Trip Report    

Mount Shuksan/Sulphide Glacier

Route still goes as of 8/20/23 but conditions deteriorate in the afternoon. Lots of ice, lots of crevasses.

  • Road rough but passable

Mount Shuksan Sulphide Route C2C 8/19/23:
Road to Shannon Ridge TH is in good shape, one section where there was a washout that it would be nice to have high clearance but overall not a bad FS road. Shannon Ridge trail itself is in good shape and easy to follow, there was recent sawyering done on lots of big trees that had fallen across the trail, so thanks to whatever org did that!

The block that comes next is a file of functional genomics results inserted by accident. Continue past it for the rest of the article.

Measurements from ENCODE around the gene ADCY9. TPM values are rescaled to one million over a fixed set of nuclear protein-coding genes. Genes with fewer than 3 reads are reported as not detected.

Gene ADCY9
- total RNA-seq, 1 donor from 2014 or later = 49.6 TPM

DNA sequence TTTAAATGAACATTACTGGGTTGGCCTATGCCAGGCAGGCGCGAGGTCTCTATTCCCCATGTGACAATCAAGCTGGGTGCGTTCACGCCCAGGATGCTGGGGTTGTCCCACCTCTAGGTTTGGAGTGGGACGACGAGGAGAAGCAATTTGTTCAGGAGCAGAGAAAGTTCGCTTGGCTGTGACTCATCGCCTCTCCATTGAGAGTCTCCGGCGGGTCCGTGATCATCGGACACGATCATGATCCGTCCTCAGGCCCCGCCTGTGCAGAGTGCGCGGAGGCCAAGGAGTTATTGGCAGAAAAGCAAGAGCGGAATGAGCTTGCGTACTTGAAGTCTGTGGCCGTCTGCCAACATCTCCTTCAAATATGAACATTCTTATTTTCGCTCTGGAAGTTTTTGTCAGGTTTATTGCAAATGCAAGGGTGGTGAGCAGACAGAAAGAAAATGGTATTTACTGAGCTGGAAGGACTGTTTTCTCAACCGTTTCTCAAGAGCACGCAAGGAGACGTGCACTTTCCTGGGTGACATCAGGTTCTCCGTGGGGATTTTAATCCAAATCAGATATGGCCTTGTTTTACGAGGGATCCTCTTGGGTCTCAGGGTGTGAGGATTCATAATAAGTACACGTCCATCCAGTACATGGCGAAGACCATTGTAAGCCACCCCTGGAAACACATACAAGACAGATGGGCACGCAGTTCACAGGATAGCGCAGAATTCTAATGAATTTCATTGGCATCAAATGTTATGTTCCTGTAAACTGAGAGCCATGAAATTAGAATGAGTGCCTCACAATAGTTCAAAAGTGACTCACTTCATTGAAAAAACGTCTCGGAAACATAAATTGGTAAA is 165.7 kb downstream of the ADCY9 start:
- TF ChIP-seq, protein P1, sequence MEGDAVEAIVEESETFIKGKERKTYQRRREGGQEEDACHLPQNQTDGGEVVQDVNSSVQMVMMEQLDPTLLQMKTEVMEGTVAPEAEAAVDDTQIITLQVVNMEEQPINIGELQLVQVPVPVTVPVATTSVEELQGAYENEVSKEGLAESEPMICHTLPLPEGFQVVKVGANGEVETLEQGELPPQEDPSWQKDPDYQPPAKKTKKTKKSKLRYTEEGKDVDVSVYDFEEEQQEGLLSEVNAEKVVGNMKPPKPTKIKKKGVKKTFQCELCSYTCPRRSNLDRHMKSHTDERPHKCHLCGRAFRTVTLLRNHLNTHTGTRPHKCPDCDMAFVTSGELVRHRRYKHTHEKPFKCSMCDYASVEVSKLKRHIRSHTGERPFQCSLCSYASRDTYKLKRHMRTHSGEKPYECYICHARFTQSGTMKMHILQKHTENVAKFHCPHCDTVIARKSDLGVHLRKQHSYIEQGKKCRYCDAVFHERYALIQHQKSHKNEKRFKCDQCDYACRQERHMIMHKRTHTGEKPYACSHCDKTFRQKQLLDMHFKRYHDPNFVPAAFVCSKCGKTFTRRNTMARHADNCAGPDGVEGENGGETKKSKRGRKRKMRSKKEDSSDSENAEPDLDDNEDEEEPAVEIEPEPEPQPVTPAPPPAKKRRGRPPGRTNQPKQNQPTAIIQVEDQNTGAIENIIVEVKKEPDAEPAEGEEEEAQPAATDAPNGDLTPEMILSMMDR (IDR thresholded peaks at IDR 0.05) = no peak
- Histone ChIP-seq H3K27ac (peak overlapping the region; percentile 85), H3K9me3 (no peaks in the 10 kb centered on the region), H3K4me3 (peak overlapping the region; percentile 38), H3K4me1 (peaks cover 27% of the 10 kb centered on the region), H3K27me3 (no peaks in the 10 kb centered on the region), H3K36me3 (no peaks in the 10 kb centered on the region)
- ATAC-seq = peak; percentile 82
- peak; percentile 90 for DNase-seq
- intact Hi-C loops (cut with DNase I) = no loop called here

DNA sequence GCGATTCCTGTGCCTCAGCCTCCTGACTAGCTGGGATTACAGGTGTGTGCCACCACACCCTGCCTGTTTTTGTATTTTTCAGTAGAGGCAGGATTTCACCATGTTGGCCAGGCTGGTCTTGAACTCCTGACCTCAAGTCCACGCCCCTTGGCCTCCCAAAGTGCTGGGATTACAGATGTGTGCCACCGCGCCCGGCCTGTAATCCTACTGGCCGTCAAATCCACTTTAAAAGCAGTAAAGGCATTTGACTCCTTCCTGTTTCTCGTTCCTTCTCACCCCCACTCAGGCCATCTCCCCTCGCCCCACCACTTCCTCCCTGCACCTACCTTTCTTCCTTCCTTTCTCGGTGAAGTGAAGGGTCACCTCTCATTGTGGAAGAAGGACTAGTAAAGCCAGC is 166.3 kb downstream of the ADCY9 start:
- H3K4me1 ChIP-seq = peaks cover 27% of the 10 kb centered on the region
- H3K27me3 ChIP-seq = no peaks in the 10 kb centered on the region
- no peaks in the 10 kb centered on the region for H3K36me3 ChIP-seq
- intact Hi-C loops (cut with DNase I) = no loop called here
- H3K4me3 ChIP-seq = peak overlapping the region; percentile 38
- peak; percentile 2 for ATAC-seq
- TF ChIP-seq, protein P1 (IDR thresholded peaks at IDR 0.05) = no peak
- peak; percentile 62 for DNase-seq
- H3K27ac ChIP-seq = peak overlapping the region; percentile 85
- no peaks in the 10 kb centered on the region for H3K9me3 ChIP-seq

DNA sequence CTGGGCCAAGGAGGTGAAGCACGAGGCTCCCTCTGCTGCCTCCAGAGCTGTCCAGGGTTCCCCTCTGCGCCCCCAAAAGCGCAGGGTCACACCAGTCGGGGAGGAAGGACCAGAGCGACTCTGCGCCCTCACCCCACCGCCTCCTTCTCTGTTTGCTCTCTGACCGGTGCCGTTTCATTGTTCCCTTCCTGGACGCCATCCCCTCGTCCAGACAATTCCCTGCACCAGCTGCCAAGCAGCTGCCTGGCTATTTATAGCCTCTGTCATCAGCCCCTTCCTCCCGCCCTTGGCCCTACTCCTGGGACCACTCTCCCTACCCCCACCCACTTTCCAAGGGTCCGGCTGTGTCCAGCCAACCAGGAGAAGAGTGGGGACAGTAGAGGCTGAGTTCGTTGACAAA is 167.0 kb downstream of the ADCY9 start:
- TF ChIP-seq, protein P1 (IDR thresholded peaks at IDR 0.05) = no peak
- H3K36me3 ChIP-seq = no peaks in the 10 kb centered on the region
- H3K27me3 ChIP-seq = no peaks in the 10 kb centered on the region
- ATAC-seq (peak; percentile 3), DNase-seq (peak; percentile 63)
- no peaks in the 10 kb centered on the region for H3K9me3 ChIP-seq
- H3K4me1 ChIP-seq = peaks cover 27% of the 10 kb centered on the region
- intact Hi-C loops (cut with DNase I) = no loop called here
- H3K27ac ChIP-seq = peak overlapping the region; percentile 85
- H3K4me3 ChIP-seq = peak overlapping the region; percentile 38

Started at 12:30am Saturday as a team of three. Clear and cool weather. Followed the most recent GPX already on PeakBagger so I didn't track another one. Took off with a team of four at the same time and leapfrogged with them all the way up the glacier. Reached the top of the ridge on the trail after two hours or so of hiking, it's not as bad as it looks on the topo. Got to the glacier at around 4:00am. Took some time to get transitioned and get the rope in shape, 4:30am onto the glacier. There was a strong overnight freeze on Friday and the initial slope on the glacier was very icy. No penetration with an ice axe but the crampon points dug just enough to make it perfect cramponing condition so we scooted right on up. There's cracks immediately so be ready to avoid them. Most seemed to run parallel to the ascent route so maybe they're just giant runnels from the melt? Regardless it's a hazard to avoid. We were all the way climbers left but there's an easier way to go up the initial slope climber's right towards the camp area. Basically move right a rock rib or two if you're all the way left. It's really hard to see in the dark though and the initial slope is fine so it's not totally necessary. This is the one spot I wish I had tracked. The glacier is doing as glaciers do and there's lots of crevasses at this point in the season. There's no established bootpack on the lower Sulphide since it's all ice so it's choose your own adventure. Basically stay climber's left and avoid crevasses. There's one one more steep section around maybe 6480' - 7000' that was also very icy. At the beginning you can go up a snowfield between two rock fingers or transition and scramble the rocks on climber's left. There were cracks at the base of the snowfield before the slope that looked hard to avoid so we chose to scramble the rocks on the way up. The group of four we started with went up the snowfield and said it was fine but they were planning to scramble the rocks on the way down. The rocks are glacier polished bedrock so they're slippery slab, be careful! After that it was back on the glacier for the last steep, icy section. Cramponing was great here too so it wasn't much of an issue. There's a big crevasse field climbers right here so stay left as much as possible and pay attention on the way down. It's simpler terrain after this and a bootpack picks up since there's still some seasonal snow. There's a few big flatter sections without crevassing so it's a cruise. A bit before the Fisher Chimneys intersection there's snowbridges over some real big crevasses, it was holding and was super solid in the morning but will likely fail at some point soon. It's not far to end around these. There's more of a bootpack once you hit the intersection with the Fisher Chimneys route but it's changing every day. Lots of guided groups coming up the Chimneys. There's a few spots where the bootpack ends in a crevasse where there was obviously a snowbridge before. The section right after the intersection is somewhat spicy and the bootpack goes through lots of crevasses. If this is ever out, there looks to be an option to go climber's right into a bowl and ascend left from there but you'd lose a good bit of elevation and might not actually be able to avoid the crevasses completely. Made the base of the summit pyramid around 8:00am. Overall the glacier is breaking up a good bit but it's still navigable, just need some extra time. Take the snow as far as possible climber's right, there's a bit of a bridge over a moat and some rocks to hop over. SE Rib starts right, gully scramble starts left from the top of the snow. The group of four we started with took the rib and we took the gully.